Radiobiological Basis of Low-Dose Irradiation in Prevention and Therapy of Cancer

Pollycove, Myron
January 2007
Dose-Response;2007, Vol. 5 Issue 1, p26
Academic Journal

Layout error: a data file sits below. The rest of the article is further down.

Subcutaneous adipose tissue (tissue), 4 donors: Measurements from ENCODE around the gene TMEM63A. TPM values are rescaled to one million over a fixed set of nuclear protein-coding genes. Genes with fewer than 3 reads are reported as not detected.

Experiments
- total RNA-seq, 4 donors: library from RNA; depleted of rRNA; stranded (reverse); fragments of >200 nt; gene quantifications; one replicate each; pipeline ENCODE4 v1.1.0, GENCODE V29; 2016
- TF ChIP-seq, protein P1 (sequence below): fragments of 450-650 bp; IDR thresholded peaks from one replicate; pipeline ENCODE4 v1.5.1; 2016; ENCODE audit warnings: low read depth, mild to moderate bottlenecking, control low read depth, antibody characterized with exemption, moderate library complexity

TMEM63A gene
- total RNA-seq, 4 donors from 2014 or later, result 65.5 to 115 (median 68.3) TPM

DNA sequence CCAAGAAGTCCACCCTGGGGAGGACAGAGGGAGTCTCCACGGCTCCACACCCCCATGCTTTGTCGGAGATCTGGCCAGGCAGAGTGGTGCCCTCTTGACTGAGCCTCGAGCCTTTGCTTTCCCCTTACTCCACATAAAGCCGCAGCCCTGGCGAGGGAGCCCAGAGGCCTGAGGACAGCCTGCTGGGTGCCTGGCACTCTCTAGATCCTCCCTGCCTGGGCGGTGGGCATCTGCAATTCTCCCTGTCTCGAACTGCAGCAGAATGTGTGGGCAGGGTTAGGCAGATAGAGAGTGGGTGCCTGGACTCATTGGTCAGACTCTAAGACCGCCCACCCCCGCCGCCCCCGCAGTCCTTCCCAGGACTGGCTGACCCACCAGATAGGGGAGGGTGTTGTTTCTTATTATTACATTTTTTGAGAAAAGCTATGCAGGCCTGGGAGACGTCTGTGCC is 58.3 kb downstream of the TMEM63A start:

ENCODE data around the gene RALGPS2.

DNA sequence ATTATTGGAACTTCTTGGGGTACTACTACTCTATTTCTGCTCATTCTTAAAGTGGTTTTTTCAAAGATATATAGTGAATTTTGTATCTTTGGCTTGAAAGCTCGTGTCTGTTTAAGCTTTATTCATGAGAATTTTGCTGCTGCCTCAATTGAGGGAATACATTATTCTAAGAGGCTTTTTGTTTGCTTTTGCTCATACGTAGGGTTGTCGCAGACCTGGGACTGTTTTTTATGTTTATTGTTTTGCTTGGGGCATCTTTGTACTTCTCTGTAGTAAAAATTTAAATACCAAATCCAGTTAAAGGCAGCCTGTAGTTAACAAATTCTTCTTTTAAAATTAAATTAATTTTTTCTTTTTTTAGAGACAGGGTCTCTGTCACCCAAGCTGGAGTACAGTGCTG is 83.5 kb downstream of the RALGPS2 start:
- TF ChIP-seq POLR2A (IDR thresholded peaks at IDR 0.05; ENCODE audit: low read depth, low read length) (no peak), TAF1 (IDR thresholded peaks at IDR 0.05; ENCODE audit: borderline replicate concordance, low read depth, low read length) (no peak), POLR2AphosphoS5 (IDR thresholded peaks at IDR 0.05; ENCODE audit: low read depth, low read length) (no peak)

Antimutagenic DNA damage-control is the central component of the homeostatic control essential for survival. Over eons of time, this complex DNA damage-control system evolved to control the vast number of DNA alterations produced by reactive oxygen species (ROS), generated principally by leakage of free radicals from mitochondrial metabolism of oxygen. Aging, mortality and cancer mortality are generally accepted to be associated with stem cell accumulation of permanent alterations of DNA, i.e., the accumulation of mutations. In a young adult, living in a low LET background of 0.1 cGy/y, the antimutagenic system of prevention, repair and removal of DNA alterations reduces about one million DNA alterations/cell/d to about one mutation/cell/d. DNA alterations from background radiation produce about one additional mutation per 10 million cells/d. As mutations accumulate and gradually degrade the antimutagenic system, aging progresses at an increasing rate, mortality increases correspondingly, and cancer increases at about the fourth power of age. During the past three decades, genomic, cellular, animal and human data have shown that low-dose ionizing radiation, including acute doses up to 30 cGy, stimulates each component of the homeostatic antimutagenic control system of antioxidant prevention, enzymatic repair, and immunologic and apoptotic removal of DNA alterations. On the other hand, high-dose ionizing radiation suppresses each of these antimutagenic protective components. Populations living in high background radiation areas and nuclear workers with increased radiation exposure show lower mortality and decreased cancer mortality than the corresponding populations living in low background radiation areas and nuclear workers without increased radiation exposure. Both studies of cancer in animals and clinical trials of patients with cancer also show, with high statistical confidence, the beneficial effects of low-dose radiation.


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